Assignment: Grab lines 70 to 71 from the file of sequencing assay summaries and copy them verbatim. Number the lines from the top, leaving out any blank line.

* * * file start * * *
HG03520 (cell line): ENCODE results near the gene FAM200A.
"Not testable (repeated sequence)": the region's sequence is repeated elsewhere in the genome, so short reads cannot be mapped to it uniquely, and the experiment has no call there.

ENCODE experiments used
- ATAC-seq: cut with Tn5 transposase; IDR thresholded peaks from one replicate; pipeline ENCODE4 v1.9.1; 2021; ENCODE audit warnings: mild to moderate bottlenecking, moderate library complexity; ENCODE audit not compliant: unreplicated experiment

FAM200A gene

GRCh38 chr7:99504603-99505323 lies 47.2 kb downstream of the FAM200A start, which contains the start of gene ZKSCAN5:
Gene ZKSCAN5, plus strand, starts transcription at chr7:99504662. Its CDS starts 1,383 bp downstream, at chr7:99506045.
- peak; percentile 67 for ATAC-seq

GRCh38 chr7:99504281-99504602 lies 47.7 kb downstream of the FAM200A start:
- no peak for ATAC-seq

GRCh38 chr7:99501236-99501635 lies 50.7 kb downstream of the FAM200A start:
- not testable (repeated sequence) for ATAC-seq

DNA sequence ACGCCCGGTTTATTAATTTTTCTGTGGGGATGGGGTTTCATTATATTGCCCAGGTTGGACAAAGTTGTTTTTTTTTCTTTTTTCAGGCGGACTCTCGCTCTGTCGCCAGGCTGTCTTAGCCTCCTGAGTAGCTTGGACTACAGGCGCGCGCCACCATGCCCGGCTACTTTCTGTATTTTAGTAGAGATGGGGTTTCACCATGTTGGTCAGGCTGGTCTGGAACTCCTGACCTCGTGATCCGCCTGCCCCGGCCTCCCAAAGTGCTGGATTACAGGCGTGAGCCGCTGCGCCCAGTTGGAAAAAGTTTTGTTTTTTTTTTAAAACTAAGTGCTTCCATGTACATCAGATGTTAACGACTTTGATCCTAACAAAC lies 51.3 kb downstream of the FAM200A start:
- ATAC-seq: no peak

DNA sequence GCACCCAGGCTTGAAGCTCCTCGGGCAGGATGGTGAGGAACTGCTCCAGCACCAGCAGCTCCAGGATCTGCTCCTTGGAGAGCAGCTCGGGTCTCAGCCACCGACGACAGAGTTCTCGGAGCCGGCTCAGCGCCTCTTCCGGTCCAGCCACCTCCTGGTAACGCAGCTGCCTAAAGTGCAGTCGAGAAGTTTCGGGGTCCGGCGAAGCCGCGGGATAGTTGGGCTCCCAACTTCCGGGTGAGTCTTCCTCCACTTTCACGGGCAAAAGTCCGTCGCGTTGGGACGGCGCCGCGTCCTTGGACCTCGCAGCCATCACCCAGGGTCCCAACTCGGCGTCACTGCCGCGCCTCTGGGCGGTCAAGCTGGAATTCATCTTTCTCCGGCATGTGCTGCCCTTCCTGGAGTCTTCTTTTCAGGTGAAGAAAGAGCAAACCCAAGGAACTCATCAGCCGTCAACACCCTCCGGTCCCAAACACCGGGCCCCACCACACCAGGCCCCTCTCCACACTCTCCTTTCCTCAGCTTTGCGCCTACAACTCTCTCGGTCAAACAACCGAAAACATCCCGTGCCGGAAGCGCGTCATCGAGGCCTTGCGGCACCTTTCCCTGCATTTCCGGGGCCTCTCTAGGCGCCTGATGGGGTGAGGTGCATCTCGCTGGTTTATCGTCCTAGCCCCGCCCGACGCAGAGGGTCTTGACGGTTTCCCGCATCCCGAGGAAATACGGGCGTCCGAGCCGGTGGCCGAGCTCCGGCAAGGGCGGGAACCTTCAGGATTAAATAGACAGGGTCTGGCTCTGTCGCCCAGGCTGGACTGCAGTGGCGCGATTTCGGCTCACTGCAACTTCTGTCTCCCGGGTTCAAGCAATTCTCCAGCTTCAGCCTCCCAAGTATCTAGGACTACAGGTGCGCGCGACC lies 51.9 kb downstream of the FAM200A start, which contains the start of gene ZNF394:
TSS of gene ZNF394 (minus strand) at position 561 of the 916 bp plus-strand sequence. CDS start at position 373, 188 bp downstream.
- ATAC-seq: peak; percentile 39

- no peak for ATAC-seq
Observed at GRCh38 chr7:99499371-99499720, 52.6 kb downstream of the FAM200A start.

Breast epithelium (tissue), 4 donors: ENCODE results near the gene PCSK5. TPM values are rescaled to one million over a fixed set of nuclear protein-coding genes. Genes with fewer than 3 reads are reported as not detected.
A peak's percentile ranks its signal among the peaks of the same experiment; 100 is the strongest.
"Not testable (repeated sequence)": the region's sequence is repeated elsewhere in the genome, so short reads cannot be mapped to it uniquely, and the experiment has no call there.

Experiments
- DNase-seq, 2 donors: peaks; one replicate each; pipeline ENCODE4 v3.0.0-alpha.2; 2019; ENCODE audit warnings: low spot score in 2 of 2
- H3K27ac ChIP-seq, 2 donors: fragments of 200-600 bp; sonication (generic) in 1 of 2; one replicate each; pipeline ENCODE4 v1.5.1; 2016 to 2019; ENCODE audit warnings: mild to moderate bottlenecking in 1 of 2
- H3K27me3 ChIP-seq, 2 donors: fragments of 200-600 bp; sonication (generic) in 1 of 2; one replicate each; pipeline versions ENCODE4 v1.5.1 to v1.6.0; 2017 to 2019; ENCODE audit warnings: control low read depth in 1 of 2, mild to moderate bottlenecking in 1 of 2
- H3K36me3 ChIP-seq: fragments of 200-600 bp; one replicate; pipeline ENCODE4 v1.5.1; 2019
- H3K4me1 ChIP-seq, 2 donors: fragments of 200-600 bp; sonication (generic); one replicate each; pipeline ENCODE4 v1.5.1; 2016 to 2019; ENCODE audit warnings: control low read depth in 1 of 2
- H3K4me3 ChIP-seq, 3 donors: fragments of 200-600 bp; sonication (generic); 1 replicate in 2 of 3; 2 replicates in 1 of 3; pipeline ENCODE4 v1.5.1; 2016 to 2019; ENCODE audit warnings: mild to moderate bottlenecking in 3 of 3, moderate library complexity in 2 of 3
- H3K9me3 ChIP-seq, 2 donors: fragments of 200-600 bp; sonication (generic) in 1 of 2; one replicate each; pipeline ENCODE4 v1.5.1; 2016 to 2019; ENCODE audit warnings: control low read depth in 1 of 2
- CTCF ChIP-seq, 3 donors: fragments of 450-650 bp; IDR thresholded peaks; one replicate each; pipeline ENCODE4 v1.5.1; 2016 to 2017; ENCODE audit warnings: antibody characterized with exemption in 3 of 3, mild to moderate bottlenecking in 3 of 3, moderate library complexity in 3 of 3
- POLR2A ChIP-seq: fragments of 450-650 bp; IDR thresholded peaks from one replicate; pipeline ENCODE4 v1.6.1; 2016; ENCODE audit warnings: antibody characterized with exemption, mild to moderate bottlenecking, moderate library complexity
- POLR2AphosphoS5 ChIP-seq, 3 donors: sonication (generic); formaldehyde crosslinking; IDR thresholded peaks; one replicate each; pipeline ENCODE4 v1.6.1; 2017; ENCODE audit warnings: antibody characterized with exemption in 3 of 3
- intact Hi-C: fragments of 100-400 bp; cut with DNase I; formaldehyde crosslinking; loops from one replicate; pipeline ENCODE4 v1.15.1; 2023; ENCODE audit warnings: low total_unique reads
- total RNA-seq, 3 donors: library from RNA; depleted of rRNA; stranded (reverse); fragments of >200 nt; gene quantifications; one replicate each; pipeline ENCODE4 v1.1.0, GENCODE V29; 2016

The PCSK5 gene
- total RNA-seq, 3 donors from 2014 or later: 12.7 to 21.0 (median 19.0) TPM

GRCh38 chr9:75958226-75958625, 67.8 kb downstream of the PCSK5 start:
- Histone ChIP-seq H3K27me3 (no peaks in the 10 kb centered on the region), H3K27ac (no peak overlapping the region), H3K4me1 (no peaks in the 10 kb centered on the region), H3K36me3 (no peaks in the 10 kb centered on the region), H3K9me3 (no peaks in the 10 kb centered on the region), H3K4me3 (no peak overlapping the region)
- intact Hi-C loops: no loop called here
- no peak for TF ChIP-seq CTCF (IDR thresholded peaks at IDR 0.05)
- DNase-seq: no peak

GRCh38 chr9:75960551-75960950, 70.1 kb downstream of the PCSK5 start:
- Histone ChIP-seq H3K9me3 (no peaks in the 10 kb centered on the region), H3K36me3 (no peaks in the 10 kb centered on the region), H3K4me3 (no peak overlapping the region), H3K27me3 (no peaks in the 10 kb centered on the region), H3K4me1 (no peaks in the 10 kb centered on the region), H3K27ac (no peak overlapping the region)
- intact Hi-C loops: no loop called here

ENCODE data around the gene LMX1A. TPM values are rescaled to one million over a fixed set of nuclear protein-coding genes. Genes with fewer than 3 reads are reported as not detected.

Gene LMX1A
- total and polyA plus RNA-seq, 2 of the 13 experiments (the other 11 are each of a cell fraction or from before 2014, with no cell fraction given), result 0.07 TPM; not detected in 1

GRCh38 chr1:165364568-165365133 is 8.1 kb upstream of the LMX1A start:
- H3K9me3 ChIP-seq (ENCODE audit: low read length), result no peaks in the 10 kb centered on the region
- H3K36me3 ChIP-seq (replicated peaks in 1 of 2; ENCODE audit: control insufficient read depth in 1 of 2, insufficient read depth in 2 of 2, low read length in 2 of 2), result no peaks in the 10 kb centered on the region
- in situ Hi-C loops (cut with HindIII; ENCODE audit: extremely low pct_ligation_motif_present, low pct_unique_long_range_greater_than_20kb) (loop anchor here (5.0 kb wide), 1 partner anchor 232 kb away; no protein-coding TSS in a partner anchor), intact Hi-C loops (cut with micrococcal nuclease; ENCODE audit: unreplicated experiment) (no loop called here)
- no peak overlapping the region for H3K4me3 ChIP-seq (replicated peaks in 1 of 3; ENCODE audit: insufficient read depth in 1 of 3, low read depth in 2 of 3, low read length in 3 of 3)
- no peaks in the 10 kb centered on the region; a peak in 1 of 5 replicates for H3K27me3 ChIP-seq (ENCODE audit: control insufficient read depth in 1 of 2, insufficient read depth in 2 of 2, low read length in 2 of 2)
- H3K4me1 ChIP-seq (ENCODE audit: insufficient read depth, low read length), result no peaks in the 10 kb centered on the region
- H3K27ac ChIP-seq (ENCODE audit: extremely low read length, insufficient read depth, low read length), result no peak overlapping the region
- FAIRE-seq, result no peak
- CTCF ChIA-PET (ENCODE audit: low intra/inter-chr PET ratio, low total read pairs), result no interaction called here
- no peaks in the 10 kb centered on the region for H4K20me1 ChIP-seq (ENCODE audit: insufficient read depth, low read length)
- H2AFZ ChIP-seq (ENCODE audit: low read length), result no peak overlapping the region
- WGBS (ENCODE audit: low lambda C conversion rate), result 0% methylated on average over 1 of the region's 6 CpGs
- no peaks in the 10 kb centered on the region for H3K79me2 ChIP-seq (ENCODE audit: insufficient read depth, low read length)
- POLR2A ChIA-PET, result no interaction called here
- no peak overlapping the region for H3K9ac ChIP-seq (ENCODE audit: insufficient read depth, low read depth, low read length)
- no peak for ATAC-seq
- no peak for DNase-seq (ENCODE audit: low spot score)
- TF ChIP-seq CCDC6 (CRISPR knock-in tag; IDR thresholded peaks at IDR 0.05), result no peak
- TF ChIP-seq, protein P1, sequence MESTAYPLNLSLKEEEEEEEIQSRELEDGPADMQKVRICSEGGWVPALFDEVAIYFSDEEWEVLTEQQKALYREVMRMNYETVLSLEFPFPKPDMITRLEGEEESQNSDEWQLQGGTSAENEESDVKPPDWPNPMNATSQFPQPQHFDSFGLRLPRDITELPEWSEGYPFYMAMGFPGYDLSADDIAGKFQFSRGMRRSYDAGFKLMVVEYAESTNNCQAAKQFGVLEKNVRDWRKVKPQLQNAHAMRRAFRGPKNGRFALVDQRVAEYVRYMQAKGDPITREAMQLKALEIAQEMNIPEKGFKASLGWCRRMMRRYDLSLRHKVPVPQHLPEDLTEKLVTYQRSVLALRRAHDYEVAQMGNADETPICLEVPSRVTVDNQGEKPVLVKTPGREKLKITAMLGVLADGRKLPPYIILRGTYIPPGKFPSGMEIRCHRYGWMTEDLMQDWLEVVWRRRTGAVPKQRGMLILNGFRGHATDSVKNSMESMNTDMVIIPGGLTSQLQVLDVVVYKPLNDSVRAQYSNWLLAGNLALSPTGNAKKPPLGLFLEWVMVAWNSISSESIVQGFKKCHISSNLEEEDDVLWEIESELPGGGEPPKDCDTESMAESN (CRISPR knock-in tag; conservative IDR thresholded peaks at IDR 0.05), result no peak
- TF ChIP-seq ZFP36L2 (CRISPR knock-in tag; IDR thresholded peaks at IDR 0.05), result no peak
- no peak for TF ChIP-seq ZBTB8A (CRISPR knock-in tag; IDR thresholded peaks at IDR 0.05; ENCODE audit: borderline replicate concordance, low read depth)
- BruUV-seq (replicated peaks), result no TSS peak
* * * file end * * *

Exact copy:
- no peak for TF ChIP-seq ZBTB8A (CRISPR knock-in tag; IDR thresholded peaks at IDR 0.05; ENCODE audit: borderline replicate concordance, low read depth)
- BruUV-seq (replicated peaks), result no TSS peak